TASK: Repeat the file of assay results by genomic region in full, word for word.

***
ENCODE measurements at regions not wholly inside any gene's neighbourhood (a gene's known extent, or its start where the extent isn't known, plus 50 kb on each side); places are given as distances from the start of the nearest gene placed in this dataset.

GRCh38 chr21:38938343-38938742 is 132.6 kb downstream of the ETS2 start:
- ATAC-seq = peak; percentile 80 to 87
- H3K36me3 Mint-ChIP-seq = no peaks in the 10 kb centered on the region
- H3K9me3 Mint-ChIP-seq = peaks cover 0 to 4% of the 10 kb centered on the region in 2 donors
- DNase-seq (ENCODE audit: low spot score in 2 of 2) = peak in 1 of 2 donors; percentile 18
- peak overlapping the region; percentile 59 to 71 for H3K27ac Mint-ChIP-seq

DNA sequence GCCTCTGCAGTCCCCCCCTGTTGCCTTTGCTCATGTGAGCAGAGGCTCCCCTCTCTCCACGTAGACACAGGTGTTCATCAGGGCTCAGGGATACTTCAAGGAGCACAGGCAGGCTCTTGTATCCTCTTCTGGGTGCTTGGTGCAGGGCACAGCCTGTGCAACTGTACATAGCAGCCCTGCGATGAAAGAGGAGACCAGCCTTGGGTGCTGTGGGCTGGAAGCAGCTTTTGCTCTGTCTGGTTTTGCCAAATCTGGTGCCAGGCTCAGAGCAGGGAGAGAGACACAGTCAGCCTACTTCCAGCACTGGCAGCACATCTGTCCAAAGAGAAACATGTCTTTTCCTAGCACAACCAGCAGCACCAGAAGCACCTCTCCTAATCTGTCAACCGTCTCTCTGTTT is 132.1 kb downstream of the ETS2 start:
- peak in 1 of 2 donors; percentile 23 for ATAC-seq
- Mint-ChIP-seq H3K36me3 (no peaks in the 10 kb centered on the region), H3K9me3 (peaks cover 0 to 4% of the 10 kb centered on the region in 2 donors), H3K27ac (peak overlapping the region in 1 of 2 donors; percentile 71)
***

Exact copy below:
ENCODE measurements at regions not wholly inside any gene's neighbourhood (a gene's known extent, or its start where the extent isn't known, plus 50 kb on each side); places are given as distances from the start of the nearest gene placed in this dataset.

GRCh38 chr21:38938343-38938742 is 132.6 kb downstream of the ETS2 start:
- ATAC-seq = peak; percentile 80 to 87
- H3K36me3 Mint-ChIP-seq = no peaks in the 10 kb centered on the region
- H3K9me3 Mint-ChIP-seq = peaks cover 0 to 4% of the 10 kb centered on the region in 2 donors
- DNase-seq (ENCODE audit: low spot score in 2 of 2) = peak in 1 of 2 donors; percentile 18
- peak overlapping the region; percentile 59 to 71 for H3K27ac Mint-ChIP-seq

DNA sequence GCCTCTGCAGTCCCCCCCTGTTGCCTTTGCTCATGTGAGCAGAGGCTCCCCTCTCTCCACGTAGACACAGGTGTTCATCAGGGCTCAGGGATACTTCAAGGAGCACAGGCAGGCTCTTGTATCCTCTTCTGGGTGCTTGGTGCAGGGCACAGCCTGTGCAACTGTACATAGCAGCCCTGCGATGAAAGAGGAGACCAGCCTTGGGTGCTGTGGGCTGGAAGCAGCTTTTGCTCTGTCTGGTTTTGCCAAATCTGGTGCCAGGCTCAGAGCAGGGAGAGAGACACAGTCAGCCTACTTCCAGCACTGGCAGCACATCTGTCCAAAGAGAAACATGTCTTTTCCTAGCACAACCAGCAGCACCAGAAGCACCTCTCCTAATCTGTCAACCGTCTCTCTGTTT is 132.1 kb downstream of the ETS2 start:
- peak in 1 of 2 donors; percentile 23 for ATAC-seq
- Mint-ChIP-seq H3K36me3 (no peaks in the 10 kb centered on the region), H3K9me3 (peaks cover 0 to 4% of the 10 kb centered on the region in 2 donors), H3K27ac (peak overlapping the region in 1 of 2 donors; percentile 71)